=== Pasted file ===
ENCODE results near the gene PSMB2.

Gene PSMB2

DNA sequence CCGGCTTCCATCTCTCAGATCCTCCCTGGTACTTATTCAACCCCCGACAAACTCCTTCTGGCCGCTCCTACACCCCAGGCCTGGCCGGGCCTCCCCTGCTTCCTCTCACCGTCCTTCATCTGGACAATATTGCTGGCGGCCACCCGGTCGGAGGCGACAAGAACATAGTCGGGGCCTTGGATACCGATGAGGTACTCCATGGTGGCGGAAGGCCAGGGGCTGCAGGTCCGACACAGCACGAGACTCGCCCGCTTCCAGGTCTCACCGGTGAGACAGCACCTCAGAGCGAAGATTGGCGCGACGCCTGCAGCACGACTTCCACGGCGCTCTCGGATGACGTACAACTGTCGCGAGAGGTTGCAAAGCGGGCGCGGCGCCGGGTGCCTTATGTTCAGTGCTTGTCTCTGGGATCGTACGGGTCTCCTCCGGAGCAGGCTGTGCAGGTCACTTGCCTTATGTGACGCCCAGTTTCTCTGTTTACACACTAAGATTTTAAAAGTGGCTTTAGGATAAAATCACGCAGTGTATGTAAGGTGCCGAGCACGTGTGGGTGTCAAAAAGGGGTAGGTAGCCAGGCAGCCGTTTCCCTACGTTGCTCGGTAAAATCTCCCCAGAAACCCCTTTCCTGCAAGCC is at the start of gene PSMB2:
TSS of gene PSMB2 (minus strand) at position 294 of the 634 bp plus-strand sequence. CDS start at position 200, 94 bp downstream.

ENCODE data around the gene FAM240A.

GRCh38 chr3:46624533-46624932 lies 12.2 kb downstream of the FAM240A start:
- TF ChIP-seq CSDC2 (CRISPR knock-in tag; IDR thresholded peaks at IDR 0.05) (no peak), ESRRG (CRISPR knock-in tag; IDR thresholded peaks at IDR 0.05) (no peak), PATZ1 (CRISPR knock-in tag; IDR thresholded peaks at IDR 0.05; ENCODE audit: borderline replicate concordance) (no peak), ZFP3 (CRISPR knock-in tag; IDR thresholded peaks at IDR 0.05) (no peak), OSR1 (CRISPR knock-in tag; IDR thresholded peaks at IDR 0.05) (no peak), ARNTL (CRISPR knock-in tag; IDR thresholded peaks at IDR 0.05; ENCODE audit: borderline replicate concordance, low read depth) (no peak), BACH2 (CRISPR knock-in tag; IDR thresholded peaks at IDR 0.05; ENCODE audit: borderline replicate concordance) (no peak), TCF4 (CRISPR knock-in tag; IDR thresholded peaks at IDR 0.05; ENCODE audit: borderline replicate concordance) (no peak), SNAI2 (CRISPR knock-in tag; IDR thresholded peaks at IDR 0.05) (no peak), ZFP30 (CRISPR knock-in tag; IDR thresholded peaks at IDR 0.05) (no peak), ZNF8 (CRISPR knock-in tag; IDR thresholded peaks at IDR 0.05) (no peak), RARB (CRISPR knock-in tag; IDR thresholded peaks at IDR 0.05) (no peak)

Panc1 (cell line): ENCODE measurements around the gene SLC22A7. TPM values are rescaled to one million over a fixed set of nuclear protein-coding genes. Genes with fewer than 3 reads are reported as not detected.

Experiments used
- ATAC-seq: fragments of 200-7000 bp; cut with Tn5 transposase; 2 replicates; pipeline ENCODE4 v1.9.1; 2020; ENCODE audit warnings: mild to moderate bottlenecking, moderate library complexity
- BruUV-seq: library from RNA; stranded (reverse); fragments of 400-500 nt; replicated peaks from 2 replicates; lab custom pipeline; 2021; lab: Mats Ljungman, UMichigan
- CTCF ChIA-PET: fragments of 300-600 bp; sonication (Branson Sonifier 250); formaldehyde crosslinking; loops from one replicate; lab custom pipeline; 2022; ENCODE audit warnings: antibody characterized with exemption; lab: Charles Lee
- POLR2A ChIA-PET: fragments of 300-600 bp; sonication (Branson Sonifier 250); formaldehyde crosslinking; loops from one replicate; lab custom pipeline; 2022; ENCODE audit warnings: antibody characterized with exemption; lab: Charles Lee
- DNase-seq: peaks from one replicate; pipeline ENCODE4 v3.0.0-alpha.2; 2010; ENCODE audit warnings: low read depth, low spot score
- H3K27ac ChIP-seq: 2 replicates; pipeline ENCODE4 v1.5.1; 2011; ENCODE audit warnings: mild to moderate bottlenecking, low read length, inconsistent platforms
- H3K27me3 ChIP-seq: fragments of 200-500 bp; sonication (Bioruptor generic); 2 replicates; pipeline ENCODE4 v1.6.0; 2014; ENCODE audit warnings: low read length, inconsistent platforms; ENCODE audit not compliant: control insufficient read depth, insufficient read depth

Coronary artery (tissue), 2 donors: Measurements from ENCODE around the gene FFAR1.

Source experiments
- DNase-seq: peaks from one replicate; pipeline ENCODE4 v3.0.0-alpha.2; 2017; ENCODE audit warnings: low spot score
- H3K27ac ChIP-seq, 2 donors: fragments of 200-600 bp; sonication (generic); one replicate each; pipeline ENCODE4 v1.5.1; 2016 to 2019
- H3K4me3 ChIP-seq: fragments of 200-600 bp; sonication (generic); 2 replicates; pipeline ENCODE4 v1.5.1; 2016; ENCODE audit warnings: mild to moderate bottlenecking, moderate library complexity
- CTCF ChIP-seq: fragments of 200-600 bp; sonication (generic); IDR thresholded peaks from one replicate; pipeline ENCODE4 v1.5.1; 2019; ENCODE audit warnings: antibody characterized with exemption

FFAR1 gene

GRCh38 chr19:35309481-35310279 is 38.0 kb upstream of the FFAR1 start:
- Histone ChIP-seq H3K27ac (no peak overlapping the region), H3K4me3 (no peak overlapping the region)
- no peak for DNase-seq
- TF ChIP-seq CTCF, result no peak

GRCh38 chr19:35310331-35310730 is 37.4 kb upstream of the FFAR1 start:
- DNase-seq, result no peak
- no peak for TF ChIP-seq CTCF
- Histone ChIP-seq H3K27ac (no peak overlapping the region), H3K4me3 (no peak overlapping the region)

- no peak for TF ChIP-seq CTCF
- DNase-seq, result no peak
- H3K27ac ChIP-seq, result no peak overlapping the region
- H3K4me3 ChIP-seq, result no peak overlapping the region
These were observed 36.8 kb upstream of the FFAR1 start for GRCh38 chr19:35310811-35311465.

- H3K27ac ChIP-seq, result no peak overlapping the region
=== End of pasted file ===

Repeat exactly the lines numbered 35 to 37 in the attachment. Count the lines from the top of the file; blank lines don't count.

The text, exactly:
- H3K4me3 ChIP-seq, result no peak overlapping the region
These were observed 36.8 kb upstream of the FFAR1 start for GRCh38 chr19:35310811-35311465.

- H3K27ac ChIP-seq, result no peak overlapping the region